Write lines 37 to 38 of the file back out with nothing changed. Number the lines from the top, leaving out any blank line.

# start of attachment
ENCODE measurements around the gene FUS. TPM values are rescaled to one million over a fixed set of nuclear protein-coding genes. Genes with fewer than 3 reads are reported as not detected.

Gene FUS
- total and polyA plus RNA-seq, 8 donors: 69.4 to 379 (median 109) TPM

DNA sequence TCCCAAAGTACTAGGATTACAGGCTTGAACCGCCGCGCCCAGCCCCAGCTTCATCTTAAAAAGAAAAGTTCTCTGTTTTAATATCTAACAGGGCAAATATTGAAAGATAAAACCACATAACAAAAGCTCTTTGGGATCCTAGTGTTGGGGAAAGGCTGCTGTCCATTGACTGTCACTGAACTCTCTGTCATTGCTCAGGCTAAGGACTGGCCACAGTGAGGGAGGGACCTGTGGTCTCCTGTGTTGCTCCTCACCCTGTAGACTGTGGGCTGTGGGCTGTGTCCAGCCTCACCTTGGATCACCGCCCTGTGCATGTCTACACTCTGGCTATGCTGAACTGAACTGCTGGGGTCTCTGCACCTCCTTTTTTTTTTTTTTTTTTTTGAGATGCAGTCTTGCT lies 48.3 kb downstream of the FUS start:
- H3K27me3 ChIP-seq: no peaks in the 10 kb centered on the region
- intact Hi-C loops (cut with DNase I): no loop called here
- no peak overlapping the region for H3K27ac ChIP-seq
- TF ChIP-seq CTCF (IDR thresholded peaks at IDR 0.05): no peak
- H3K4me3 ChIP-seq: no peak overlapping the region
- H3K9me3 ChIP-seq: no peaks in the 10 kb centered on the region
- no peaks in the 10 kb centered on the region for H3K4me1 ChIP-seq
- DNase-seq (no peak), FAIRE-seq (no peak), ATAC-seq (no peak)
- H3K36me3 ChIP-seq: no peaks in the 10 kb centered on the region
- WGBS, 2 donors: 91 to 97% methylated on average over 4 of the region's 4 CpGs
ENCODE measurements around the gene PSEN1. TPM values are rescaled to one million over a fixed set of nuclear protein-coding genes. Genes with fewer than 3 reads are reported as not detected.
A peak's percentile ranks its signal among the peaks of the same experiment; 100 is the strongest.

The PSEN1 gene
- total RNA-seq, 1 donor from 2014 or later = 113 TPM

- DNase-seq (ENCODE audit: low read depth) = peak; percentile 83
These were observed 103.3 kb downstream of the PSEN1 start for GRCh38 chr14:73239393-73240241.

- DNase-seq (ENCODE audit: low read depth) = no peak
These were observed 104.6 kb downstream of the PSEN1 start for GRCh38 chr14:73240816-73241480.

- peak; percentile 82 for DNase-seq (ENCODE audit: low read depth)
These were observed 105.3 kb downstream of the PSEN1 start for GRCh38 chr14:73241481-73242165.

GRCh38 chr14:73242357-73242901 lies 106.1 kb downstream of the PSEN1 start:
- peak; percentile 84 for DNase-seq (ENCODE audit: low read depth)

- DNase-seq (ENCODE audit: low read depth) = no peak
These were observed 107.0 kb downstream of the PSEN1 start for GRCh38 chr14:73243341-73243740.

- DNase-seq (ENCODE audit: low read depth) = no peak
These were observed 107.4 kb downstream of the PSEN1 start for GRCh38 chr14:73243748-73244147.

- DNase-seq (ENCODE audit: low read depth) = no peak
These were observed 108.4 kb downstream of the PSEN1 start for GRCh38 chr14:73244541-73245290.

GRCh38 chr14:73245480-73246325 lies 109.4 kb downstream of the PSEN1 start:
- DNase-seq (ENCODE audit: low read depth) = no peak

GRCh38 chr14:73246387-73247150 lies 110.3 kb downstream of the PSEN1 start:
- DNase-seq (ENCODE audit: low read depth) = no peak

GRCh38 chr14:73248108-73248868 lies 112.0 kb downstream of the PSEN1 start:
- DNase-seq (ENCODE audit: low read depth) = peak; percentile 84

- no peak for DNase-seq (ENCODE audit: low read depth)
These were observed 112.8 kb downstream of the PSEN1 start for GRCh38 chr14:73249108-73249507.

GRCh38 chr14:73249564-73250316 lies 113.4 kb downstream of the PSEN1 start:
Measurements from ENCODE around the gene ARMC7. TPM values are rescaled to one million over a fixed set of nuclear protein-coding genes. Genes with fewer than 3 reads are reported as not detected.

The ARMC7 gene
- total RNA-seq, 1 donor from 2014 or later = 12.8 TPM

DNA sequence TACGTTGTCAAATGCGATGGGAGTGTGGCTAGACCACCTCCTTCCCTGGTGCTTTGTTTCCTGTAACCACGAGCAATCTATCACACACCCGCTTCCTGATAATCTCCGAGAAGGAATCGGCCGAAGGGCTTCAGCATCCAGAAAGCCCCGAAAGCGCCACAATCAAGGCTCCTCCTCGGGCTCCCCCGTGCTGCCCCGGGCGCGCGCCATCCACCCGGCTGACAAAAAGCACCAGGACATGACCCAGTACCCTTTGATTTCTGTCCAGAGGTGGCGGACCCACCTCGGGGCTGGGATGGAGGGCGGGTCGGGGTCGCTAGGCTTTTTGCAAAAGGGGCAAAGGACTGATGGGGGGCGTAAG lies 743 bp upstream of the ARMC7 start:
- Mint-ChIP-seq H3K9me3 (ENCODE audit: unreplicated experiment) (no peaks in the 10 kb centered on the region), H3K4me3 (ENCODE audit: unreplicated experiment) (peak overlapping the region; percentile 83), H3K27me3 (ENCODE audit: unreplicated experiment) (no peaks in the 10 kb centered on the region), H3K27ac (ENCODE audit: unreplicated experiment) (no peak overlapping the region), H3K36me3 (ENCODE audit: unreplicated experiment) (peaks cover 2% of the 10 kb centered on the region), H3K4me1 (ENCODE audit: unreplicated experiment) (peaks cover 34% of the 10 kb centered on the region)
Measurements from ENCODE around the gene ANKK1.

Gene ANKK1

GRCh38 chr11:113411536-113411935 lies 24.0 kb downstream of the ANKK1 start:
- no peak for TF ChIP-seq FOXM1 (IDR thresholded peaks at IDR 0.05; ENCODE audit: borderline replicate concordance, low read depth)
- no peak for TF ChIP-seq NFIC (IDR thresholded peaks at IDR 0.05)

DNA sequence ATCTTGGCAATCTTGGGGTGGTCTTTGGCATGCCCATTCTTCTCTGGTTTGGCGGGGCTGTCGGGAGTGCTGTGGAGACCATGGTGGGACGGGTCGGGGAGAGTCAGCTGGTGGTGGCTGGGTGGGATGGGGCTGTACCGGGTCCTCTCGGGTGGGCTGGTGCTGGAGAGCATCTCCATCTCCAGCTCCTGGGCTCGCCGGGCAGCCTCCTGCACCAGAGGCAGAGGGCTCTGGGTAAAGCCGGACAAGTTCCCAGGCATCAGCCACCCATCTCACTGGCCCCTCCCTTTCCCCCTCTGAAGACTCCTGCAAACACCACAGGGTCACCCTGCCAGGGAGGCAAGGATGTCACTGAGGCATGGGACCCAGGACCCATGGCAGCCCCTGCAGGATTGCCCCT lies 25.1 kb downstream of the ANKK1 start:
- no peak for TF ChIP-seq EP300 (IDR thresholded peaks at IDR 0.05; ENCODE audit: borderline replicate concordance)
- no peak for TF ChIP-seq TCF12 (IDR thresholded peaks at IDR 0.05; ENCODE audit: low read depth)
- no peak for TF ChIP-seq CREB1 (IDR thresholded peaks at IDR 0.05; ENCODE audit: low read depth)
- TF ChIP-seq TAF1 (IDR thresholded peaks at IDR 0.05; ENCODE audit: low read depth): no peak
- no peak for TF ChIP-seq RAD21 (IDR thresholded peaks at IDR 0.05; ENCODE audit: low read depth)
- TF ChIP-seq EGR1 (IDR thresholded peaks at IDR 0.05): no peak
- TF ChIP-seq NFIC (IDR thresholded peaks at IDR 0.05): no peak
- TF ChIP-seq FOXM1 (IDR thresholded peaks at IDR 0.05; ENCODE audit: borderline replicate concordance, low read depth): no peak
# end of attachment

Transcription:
GRCh38 chr14:73248108-73248868 lies 112.0 kb downstream of the PSEN1 start:
- DNase-seq (ENCODE audit: low read depth) = peak; percentile 84